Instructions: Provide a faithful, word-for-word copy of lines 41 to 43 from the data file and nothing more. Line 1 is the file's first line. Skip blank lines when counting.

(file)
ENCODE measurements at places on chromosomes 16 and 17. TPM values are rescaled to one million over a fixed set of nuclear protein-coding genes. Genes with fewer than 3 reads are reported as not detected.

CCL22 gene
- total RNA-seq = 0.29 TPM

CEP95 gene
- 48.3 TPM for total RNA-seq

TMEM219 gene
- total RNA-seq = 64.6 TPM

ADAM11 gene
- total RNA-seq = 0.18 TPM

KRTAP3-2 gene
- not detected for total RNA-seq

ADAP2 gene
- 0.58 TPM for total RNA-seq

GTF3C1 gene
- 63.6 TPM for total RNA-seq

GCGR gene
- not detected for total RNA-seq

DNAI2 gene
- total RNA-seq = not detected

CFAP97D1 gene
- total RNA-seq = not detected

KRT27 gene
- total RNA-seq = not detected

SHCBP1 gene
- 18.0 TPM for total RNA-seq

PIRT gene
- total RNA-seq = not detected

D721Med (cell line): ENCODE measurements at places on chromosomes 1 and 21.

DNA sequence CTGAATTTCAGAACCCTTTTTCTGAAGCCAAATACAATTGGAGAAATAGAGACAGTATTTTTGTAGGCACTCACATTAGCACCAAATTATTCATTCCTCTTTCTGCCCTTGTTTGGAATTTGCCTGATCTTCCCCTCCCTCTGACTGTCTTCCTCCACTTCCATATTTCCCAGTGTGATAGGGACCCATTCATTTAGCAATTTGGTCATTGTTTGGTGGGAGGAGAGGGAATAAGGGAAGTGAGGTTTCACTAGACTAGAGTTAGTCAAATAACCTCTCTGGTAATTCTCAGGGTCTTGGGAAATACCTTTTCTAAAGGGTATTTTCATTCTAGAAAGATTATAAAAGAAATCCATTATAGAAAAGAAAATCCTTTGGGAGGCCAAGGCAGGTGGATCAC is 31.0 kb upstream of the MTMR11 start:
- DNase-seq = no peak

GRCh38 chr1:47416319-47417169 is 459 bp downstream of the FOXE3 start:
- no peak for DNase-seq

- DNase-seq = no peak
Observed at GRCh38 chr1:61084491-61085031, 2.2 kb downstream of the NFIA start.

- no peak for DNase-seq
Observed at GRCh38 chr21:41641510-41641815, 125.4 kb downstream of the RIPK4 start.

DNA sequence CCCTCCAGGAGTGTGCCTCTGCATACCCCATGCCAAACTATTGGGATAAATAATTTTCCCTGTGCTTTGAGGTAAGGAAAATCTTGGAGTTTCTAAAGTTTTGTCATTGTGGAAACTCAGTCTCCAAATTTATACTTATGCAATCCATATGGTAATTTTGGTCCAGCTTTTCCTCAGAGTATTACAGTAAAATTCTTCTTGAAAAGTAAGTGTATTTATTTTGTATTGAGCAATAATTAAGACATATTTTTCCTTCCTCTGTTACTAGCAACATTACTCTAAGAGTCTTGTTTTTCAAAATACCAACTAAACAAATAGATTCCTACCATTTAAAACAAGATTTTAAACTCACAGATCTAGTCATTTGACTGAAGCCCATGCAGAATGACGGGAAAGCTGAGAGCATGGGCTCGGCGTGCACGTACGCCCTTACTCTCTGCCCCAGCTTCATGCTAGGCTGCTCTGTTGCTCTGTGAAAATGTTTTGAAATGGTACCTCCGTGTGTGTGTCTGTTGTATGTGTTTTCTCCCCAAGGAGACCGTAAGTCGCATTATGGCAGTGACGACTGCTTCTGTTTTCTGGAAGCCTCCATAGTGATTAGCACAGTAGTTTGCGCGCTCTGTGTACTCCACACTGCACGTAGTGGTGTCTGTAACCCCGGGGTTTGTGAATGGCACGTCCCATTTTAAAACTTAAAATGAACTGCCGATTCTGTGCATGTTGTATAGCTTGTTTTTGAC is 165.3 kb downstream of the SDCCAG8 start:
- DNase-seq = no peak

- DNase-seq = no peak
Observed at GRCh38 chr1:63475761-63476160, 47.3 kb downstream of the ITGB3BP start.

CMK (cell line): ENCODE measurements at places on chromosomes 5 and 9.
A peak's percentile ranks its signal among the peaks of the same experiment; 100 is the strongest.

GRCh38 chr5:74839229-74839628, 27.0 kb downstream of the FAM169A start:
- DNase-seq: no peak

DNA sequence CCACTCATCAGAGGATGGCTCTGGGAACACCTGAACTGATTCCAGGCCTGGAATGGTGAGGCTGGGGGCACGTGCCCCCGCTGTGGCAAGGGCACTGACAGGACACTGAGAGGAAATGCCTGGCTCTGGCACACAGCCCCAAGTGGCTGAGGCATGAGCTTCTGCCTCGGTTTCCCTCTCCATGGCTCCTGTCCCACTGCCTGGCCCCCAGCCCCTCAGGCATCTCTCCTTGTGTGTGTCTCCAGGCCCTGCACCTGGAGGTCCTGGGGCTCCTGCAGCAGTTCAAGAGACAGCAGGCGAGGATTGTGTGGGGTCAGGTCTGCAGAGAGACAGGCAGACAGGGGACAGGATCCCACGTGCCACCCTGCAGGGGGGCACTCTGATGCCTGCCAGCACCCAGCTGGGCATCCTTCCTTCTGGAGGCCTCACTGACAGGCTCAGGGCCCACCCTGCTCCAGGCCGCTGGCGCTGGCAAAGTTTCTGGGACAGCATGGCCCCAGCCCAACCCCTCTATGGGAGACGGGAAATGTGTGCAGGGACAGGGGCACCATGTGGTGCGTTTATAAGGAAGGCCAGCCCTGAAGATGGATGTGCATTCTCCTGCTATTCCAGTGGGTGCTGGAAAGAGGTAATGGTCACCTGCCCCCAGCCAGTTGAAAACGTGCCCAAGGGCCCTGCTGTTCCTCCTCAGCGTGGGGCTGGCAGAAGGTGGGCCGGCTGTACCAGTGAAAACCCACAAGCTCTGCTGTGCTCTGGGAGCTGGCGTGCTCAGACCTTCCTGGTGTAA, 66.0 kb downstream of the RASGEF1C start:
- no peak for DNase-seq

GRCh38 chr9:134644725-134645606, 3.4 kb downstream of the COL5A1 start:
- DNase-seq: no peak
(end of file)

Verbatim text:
CMK (cell line): ENCODE measurements at places on chromosomes 5 and 9.
A peak's percentile ranks its signal among the peaks of the same experiment; 100 is the strongest.

GRCh38 chr5:74839229-74839628, 27.0 kb downstream of the FAM169A start: